Counselling as a Tool for Tobacco Cessation in a Dental Institution: Insights from India

Document Type: Research Articles

Authors

1 1Professor and Head, Department of Public Health Dentistry, Manipal College of Dental Sciences, Mangalore, Manipal Academy of Higher Education, Karnataka, India.

2 Professor and Head, Department of MSc. Counselling, School of Social Work, Mangalore, Karnataka, India.

3 Associate Professor, Department of Oral Medicine and Radiology, Manipal College of Dental Sciences, Mangalore, Manipal Academy of Higher Education, Manipal, Karnataka, India.

4 Professor and Dean, Department of Periodontology, Manipal College of Dental Sciences, Mangalore, Manipal Academy of Higher Education, Manipal, Karnataka, India.

5 Professor, Department of Public Health Dentistry, Manipal College of Dental Sciences, Mangalore, Manipal Academy of Higher Education, Manipal, Karnataka, India.

Abstract

Background: Tobacco related mortality and morbidity is a growing public health problem world over. Counselling
has emerged as an important arsenal in the battle against tobacco. Involving experts other than traditional medical
health workers may be critical. Aim of the present study was to explore various aspects related to Tobacco cessation
counselling among Indian dental students. Methods: Overall, 241 undergraduate students from Manipal College of Dental
Sciences, Mangalore participated in the present investigation. A structured, pretested, self-administered questionnaire
was used to ascertain knowledge, attitude, behavior, perceived effectiveness and barriers and socio-demographic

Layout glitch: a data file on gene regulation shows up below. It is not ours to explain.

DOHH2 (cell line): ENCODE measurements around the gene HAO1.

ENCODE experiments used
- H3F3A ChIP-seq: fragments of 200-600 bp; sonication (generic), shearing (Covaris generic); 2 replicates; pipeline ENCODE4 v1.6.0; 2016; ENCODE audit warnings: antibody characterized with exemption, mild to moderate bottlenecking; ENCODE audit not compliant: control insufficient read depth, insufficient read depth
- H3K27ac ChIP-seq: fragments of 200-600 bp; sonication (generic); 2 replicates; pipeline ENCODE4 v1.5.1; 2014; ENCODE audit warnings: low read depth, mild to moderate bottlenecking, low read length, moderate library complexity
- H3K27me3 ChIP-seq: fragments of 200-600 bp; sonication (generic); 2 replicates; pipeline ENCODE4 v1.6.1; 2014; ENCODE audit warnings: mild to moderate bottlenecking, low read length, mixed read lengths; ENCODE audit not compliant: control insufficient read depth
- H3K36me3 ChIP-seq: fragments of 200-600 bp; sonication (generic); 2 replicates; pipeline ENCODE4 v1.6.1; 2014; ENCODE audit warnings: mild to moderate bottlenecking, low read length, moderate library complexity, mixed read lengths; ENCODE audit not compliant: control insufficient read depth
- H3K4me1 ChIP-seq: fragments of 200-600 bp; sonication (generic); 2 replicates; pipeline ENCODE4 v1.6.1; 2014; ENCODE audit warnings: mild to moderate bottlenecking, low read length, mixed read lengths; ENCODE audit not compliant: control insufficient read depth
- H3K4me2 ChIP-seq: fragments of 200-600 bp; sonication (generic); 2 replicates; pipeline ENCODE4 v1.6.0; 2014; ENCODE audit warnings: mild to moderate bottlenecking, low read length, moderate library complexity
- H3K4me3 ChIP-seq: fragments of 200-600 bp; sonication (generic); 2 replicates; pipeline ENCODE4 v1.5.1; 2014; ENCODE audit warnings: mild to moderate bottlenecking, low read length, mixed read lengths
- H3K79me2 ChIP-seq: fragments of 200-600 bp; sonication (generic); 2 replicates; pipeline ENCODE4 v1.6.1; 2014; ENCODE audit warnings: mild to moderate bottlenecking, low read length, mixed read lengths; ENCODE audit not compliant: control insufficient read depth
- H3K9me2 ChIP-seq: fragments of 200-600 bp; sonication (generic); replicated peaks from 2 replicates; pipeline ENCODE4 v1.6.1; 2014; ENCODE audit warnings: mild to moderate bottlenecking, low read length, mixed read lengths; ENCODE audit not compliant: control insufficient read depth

details. Willingness to counsel patients and undergo further training counselling was also assessed. Results: Mean
knowledge, attitude, behavior, perceived effectiveness and barrier scores were 2.94 (±2.08), 51.84 (±5.63), 19.25
(±8.79), 16.17 (±1.96) and 42.39 (±5.65) respectively. Age was significantly correlated with knowledge; while year
of study revealed significant correlations with knowledge and behavior (p<0.05). Lack of motivation, poor attitude of
patients; lack of knowledge and skills emerged as barriers. Multiple logistic regression analysis indicated that year of
study, attitude, behavior and barrier scores were significant predictors for respondents ever counselled their patients
(p<0.05). Conclusions: Knowledge and behavior scores of the respondents towards Tobacco cessation counselling
were low, but a majority of the subjects were willing to counsel and undergo training. Year of study, attitude, behavior
and barrier scores emerged as significant predictors of counselling for Tobacco use. The present study has important
policy implications and highlights curriculum changes in making Tobacco cessation counselling more relevant and
effective among Indian dental students.

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